We have posted an example that illustrates these modifications to the default MultiMarkdown article configuration. You can find the modified XSLT files in the MMD revisions folder of our public download area. It consists of two files: article_aft.xslt and article_aft_xhtml2latex.xslt. These files transform a MultiMarkdown document into a LaTeX “article” (one-sided) that contains a table of contents, a list of figures, a list of tables, and a list of algorithms. If you are interested in the details of the changes, browse the files and search for the string vismor.

4.2 LaTeXML Bindings

MultiMarkdown (and our permutations of it) use several additional LaTeX styles that are not directly supported by LaTeXML. We were, however, unable to discern any significant impact of their omission on the quality of LaTeXML output. Often their functionality was provided to the XHTML output through css (e.g. xcolor.sty). We created stub LaTeXML bindings (ltxml files) for these styles — to quiet down the LaTeXML processing errors. We have posted these files to the LaTeXML bindings folder of our public download area. Only one of these files, booktabs.sty.ltxml, contains any functional code. It attempts to implement some of the more critical horizontal rules of the LaTeX booktabs style.

4.3 MultiMarkdown Libraries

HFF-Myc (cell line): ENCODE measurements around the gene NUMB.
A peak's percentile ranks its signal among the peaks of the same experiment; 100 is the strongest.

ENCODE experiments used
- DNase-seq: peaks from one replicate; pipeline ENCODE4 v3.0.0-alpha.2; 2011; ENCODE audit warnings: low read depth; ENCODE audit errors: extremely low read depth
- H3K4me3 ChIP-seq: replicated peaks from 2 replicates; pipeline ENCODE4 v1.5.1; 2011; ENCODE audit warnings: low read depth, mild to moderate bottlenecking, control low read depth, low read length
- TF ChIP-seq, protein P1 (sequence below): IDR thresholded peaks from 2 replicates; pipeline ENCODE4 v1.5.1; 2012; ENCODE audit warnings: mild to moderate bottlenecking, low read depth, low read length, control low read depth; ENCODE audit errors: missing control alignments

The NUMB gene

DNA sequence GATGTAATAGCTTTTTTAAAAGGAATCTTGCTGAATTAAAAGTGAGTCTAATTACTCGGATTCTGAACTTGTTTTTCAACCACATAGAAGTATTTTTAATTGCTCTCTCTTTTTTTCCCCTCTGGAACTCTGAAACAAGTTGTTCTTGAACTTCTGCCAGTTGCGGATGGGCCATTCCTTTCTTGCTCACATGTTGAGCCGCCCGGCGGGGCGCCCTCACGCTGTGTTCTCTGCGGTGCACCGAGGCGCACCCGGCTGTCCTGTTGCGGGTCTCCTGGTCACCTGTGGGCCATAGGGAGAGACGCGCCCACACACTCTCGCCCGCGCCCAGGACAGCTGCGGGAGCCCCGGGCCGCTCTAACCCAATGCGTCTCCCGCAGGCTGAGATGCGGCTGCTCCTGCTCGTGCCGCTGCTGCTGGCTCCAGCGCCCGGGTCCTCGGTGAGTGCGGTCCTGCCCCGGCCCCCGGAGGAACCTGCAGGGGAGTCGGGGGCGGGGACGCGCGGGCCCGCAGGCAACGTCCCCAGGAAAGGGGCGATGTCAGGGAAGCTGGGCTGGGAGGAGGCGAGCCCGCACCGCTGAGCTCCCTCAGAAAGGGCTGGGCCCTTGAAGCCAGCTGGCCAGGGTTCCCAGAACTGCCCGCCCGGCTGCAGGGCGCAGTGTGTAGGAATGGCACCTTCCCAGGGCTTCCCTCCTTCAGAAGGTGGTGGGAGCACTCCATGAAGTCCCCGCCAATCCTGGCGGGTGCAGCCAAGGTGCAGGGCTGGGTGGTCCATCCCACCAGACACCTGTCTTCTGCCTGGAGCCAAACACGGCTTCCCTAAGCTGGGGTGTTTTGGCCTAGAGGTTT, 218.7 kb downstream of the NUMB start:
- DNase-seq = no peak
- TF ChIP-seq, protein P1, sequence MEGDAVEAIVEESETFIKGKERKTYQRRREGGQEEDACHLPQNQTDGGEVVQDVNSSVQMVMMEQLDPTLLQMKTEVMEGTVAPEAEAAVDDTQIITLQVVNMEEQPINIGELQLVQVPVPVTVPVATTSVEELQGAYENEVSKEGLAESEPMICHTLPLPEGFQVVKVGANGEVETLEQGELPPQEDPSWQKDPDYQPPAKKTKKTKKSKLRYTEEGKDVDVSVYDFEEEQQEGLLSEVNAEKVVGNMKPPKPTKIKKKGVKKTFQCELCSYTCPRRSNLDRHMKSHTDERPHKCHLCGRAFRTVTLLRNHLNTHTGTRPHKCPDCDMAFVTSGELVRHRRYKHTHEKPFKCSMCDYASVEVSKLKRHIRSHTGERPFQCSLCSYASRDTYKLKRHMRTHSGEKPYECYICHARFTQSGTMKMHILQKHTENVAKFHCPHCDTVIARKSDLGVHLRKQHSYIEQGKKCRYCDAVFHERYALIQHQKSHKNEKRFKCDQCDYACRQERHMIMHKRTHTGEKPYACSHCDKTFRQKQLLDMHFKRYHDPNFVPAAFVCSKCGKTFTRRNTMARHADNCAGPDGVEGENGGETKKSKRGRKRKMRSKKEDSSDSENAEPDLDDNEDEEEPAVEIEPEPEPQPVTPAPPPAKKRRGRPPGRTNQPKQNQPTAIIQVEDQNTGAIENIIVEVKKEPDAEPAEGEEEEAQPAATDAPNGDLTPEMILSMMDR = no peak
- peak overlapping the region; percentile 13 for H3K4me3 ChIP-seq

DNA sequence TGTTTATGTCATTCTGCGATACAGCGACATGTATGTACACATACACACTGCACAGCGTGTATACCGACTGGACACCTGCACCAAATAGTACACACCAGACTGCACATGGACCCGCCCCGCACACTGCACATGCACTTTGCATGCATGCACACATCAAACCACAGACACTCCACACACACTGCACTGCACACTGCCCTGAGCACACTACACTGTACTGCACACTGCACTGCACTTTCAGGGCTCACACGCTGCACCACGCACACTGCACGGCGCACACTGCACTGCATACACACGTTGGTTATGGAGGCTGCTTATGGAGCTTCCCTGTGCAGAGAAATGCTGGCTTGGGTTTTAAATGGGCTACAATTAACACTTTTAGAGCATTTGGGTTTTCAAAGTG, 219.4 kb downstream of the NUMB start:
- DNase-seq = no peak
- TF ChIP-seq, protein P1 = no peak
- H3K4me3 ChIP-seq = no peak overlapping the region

We encountered a couple of problems in the MultiMarkdown to Latex transformation that we attributed to MultiMarkdown’s support libraries:

  1. MultiMarkdown uses the ASCIIMathML Perl module to generate MathML from MMD text. Its handling of bold math fonts is slightly incompatible with the XSLT MathML library. Changes were made to the ASCIIMathML library to work around this difficulty and accommodate our needs. We have posted these modifications to the MMD revisions folder of our public download area. If you are interested in the details of the changes, browse the file and search for the string vismor.

  2. MultiMarkdown uses the XSLT MathML library to generate LaTeX math code from MathML. Problems were encountered using mathvariant font operations with XSLT MathML (specifically, bold math fonts). Changes were made to the XSLT MathML library to work around this bug? and accommodate our needs. We have also posted these modifications to the MMD revisions folder of our public download area. If you are interested in the nature of the changes, browse the file and search for the string vismor.

4.4 Other Observations

Revisions were also made to the native LaTeXML XSLT code to support inserting PHP processing instructions required by this web site into generated code. These changes are so esoteric and site specific that they are not publicly posted.

Some enhancements to the core.css file generated by LaTeXML were also required to prevent the algorithms displayed by the listings package from wrapping inappropriately — at seemingly random locations. Obviously, css modifications were also required so the markup generated by LaTeXML conforms to the conventions and visual style of this site. These adjustments were generally made in site specific stylesheets (document.css and docprint.css) that are loaded after (hence supersede) the native LaTeXML stylesheet.